1) They ensure the stock they buy has “printable” surface. While it might seem trivial, in reality you can’t print logos on any surface you want – that is, you *CAN* print on anything you want, but if the surface is not appropriate, the logo will come off very soon. To make sure that the logo stays on the surface at least for the lifetime of the USB flash disk use, that surface has to possess certain physical and chemical properties. The factories got tired of customer complaints when the disks were brought by the customers and the logos came off, as naturally the customers blamed the factories and not themselves for this problem. So in order to stop the complaints, they decided it would be easier to disallow bringing own stock entirely.

2) They ensure that their stock fits into their machinery and doesn't damage it. Logo printing presses are not as cheap as home-made 3D printers yet, so having a few thousand dollars press damaged by a $100-profit job is not a good thing at all.

That said, the printing factories don’t check the disk quality for the problems we have outlined above, so a fine-looking flash disk with a logo that lasts forever can still contain poor quality flash memory, or be non-bootable. Hence, we have asked the printing factories to sell us a few samples we could test, before the actual order. Originally we approached 4 factories, but one of those refused to sell us a sample. Thankfully, the other 3 were kind enough and agreed to sell us some.

The next thing we have asked was delivery time. Since you have already waited too long for your rewards, we didn't want to cause you even more delay, so we had to make sure the logos are printed fast. It turned out that one of the 3 remaining factories prints their logos in China, after which the flash disks are shipped to the factory, and the factory just packs them. This meant a turn-around time of about 1.5 months, which was too long for us. The 2 remaining factories print their logos in-house, so we stick to them.

Then we have faced our biggest challenge with this reward: the quantity is just too small for any manufacturer to pick up the order. We are due to ship 33 USB disks as rewards, and decided to get a few spares in case the original reward gets lost in the mail, so we can send a replacement. So, in total, we planned to produce 40 disks, but the minimum order with most manufacturers was 100. We *could* order just 40 pieces of course, but the price would be virtually the same as when ordering 100 of them (because of the flat price of creating the printing press for the logo, which is the same regardless of ordered disk quantity). After discussion between KolibriOS Project members, eventually we have decided to order 100 disks, and pay for the leftover 60 disks with KSoC mentors “pocket money”. Those disks can be used to hand over at conventions, should KolibriOS decide to participate in such. A few of them can be also used as prizes if we run quizzes (like with the “Easter egg” we have done in this Kickstarter project).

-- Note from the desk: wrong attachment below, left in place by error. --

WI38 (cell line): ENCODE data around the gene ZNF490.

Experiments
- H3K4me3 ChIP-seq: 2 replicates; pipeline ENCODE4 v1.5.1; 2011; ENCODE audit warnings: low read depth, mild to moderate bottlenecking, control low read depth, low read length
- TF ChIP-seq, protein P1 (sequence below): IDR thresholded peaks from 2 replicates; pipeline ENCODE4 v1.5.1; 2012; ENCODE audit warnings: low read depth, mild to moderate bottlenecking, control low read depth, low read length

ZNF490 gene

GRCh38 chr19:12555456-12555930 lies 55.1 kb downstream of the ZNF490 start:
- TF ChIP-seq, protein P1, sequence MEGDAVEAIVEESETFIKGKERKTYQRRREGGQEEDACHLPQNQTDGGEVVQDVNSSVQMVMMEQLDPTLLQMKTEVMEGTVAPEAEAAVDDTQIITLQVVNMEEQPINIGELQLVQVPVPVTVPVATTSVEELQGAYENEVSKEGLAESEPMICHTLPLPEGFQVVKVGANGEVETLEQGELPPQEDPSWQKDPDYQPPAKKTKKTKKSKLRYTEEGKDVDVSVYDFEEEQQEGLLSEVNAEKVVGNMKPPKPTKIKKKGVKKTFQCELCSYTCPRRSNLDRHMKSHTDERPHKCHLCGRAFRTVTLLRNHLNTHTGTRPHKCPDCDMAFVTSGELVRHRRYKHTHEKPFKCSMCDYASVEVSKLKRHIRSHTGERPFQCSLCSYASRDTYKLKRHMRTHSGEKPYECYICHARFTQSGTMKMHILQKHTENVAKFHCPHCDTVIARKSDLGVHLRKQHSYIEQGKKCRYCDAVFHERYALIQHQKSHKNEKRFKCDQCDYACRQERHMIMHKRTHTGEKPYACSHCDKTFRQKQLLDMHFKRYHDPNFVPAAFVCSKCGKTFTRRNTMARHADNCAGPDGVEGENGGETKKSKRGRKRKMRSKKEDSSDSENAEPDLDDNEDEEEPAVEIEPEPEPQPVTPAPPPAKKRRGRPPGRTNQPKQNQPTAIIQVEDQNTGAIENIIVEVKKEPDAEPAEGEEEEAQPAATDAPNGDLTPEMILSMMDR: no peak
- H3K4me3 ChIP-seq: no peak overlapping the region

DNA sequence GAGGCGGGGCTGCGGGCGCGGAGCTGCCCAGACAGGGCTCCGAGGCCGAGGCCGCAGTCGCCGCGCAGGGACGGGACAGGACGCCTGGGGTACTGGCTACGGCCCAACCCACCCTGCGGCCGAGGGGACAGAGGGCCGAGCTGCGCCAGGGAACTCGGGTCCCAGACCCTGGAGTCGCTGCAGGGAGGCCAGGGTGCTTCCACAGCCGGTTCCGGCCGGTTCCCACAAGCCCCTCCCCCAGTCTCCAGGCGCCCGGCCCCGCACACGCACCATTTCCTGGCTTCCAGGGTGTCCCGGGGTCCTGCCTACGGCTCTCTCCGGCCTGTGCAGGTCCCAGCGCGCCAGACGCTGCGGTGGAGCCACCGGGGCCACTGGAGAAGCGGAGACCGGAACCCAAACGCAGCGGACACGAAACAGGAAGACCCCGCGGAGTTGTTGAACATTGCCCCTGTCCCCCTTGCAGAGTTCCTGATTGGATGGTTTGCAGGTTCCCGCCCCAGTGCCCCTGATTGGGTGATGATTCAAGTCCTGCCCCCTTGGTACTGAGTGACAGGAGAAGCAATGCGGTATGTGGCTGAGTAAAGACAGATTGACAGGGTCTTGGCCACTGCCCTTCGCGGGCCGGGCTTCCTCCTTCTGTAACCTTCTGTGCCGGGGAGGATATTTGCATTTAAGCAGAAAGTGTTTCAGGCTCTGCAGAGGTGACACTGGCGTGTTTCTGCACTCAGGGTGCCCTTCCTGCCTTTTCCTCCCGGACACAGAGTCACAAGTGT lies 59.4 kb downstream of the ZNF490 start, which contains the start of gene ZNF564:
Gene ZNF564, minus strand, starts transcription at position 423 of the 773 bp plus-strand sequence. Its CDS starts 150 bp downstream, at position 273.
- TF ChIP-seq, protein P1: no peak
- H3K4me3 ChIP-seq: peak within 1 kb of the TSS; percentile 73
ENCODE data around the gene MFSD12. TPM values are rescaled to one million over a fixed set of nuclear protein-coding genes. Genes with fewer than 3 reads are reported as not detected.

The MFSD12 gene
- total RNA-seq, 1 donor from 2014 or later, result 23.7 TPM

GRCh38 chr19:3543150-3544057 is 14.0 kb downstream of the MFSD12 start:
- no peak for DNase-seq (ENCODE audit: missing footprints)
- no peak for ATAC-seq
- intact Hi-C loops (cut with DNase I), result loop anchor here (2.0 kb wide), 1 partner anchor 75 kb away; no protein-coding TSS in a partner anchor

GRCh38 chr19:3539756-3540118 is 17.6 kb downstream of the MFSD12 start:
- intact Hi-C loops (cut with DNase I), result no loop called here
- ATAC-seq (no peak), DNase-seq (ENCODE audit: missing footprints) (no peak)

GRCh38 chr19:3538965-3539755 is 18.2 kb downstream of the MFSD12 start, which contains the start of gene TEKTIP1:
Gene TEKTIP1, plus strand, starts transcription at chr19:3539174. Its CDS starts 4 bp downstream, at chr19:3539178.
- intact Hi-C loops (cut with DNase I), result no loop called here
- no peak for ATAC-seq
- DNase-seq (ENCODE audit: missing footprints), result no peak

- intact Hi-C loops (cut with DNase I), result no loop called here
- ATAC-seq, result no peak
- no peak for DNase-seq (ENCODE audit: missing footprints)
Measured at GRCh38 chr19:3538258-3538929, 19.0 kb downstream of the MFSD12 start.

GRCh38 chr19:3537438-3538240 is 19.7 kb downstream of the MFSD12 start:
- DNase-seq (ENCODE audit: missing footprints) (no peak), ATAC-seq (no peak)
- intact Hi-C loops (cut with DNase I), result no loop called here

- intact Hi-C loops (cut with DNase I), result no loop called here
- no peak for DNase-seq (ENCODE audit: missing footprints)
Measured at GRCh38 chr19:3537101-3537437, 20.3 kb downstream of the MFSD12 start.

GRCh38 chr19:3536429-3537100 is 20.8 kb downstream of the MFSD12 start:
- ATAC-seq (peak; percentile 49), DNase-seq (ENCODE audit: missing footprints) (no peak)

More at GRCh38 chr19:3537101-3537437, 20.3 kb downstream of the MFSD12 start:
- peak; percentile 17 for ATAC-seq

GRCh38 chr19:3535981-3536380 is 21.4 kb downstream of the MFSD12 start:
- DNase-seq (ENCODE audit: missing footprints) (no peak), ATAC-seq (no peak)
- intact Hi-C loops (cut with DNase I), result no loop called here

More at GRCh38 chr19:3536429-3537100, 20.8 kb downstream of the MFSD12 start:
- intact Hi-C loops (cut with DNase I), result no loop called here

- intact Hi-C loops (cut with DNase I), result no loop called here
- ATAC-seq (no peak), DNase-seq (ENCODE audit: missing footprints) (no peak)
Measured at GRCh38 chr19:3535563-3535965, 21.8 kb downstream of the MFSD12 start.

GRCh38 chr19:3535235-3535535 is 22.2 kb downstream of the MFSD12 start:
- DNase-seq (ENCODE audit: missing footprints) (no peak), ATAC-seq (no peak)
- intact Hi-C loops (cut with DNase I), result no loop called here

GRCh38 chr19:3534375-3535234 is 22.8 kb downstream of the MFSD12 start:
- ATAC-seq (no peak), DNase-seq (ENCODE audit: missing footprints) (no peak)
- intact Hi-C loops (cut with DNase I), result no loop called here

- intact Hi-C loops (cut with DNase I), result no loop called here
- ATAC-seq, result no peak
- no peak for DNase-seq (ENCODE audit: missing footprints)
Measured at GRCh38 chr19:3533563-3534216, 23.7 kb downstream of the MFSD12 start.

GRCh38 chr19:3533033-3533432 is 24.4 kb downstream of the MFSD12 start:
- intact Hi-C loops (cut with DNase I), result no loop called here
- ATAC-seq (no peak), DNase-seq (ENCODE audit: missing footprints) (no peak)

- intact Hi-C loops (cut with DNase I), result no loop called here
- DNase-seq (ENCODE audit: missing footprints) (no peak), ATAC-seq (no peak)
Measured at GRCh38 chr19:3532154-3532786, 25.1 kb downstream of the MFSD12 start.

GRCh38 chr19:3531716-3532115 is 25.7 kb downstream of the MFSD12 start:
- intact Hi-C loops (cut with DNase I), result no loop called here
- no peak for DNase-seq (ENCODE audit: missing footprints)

Now it was time to purchase and test the samples from the 2 factories that have left. Samples from one factory turned out to be good enough for us: the flash controller was recognized by BIOS on 19 out of 20 computers we have tested (it is not 100% unfortunately, but pretty close to that); the fake memory size detection tools reported that the actual memory size is correct, and the burn-in test we have run for 24 hours didn't reveal any problem. The other factory’s samples had a 1 Kbyte (1024 bytes) sector size rather than standard 512 bytes, so KolibriOS couldn’t work from them as it only supports the standard 512 byte sector size.

This has left us with only 1 factory, and coincidentally, the disks supplied by that factory passed our tests, so we were good to go with an order. The disks should be ready any moment (maybe even tomorrow). While you are waiting, below is a photo of the sample disk we have tested (without the logo yet). We hope the rewards will be worth the wait.

Blank USB stick
Blank USB stick
Wolfgang Andreas Heisele and kryvashek like this update.

Comments

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    1. Wolfgang Andreas Heisele on

      Good news and even better decisions! Some giveaways for later use are good to spread the news of kolibri os. It seems that the fb group helps there, too. Greetings from Germany!

    2. Missing avatar

      Georgy Lomsadze on

      Ну прямо целый детектив про флешки получился. :)
      Зато теперь понятно почему от вас долго не было новостей.
      Спасибо!